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Tick-Borne Diseases

Prevent Tick-Borne Disease

Reprinted from The Mena Star, 7-20-2000

With a hot summer underway, many Arkansans involved in outdoor activities will have firsthand experiences with unpleasant little critters called ticks.

Last winter was mild, meaning few ticks were killed by freezing weather. Nobody makes a census of ticks, but field personnel of the Arkansas Game and Fish Commission, U.S. Forest Service and other workers who spend time in grassy areas and in woods agree that ticks are exceptionally plentiful right now.

Arkansas has three basic species of ticks - wood (or "dog"), lone star, and deer ticks. Tick bites are relatively harmless in themselves, creating minor, itching irritations on the skin. However, ticks can transmit dangerous diseases such as Rocky Mountain spotted fever, tularemia and Lyme disease.

Ticks spend the winter as adults, crawling under bark and leaf litter to withstand the cold. During normal winters, a percentage of these die from exposure to cold weather. When temperatures are relatively warm, a large population survives to reproduce. Eggs are laid, with each female producing up to 5,000 eggs. These hatch to produce tiny arachnids known as larvae, or "seed ticks." The larvae attack warm-blooded animals several times to feed on blood before eventually becoming adults.

Ticks can neither jump nor fly and must rely on finding a passing host. This makes humans vulnerable as they hike through grass, heavy vegetation and woods where ticks reside. Wood and lone star ticks are commonly encountered in fields, meadows, and city parks. Deer ticks, which are most often the culprits in spreading Lyme disease, are usually restricted to heavy woodland cover and undergrowth.

Preventing tick bites should be taken seriously, said Marc Kilburn, outreach programs coordinator for the Game and Fish Commission. "Several steps can help to avoid problems when working or playing outdoors," he said. "Wear boots, socks, and long pants to cover the skin. If possible, tuck pant cuffs into socks. Permethrin sprays applied to hiking or hunting clothes are highly effective in repelling ticks. This treatment should be applied three to four hours before the clothes are worn, allowing it to dry. It should not be applied to the skin. Permethrin is a tick-killing insecticide that works on clothes for about two weeks under normal conditions. Be sure to read label directions for use with children."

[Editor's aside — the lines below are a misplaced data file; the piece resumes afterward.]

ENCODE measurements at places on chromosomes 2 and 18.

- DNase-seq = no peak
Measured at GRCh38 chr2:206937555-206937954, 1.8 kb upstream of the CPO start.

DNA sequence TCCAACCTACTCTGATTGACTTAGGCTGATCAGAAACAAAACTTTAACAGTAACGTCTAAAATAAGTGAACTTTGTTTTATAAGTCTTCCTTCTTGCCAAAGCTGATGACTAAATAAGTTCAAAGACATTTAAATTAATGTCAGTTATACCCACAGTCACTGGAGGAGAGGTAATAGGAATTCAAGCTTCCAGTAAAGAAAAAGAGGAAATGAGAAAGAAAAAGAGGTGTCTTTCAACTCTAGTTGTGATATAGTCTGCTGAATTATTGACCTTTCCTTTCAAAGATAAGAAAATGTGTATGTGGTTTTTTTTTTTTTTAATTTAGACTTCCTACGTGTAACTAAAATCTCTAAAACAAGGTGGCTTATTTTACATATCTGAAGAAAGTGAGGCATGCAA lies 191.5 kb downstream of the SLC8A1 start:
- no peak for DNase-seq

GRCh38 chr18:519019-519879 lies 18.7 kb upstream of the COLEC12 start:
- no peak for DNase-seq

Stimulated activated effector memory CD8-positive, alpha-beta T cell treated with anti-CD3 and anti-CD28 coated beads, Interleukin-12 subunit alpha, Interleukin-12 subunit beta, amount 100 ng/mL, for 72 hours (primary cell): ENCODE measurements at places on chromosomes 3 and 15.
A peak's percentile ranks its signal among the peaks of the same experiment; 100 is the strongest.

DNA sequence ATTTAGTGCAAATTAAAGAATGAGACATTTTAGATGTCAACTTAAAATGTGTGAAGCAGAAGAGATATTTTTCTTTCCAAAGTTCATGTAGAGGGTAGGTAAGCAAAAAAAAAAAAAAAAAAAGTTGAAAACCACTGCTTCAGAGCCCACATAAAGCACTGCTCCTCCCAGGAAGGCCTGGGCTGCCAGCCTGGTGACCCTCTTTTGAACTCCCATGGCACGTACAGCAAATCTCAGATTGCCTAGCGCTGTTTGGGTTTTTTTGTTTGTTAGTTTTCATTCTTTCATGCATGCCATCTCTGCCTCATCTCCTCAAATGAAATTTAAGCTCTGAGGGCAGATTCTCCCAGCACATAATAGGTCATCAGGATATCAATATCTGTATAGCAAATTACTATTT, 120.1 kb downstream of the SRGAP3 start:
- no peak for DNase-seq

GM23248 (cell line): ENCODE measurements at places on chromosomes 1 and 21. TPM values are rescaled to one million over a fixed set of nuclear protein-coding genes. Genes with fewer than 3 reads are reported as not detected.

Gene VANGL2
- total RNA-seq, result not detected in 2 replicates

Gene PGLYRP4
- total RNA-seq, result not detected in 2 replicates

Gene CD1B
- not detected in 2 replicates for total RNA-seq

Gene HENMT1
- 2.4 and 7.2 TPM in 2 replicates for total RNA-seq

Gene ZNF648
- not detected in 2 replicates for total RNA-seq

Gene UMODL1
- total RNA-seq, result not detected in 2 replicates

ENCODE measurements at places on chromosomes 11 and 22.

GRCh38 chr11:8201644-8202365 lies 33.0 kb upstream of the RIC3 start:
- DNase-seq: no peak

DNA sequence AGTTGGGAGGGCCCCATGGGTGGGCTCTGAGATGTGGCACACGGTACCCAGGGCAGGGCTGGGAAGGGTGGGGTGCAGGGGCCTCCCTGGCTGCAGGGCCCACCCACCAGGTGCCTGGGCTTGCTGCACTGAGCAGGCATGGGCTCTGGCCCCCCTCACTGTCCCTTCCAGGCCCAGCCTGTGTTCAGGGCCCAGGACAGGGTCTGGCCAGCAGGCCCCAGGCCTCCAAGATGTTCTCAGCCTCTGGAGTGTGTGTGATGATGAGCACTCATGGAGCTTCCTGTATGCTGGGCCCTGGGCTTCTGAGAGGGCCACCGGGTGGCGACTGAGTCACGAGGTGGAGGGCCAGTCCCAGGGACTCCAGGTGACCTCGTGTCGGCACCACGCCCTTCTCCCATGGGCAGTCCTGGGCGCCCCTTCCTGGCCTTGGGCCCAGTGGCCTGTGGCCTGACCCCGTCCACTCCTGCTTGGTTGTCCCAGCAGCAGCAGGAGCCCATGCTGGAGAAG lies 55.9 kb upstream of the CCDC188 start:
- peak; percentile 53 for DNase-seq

Treat exposed skin with a good insect repellent. Lotion formulations work longer than spray-ons because they evaporate more slowly.

Repellents containing DEET work best on ticks and are available in various concentrations up to 95 percent although 25-30 percent formulations are most common.

Most repellents work for two to three hours under normal conditions. If you’ll be out all day, refresh the repellent as needed, remembering that sweating can reduce its efficiency. If used with sunscreen, apply insect repellent thirty minutes to one hour after the sunscreen.

After returning from an outdoor hike, check carefully for ticks on your skin. Generally, it takes several hours for a tick to select a site and bite deeply enough to transmit disease. If a tick is stuck, remove it by grasping its head with tweezers and pulling straight up. Clean the bite area with hydrogen peroxide. Watch the site carefully for thirty days for a possible bullseye rash to develop, which might indicate Lyme disease.

Or, if flu-like symptoms appear within that time, visit your doctor.


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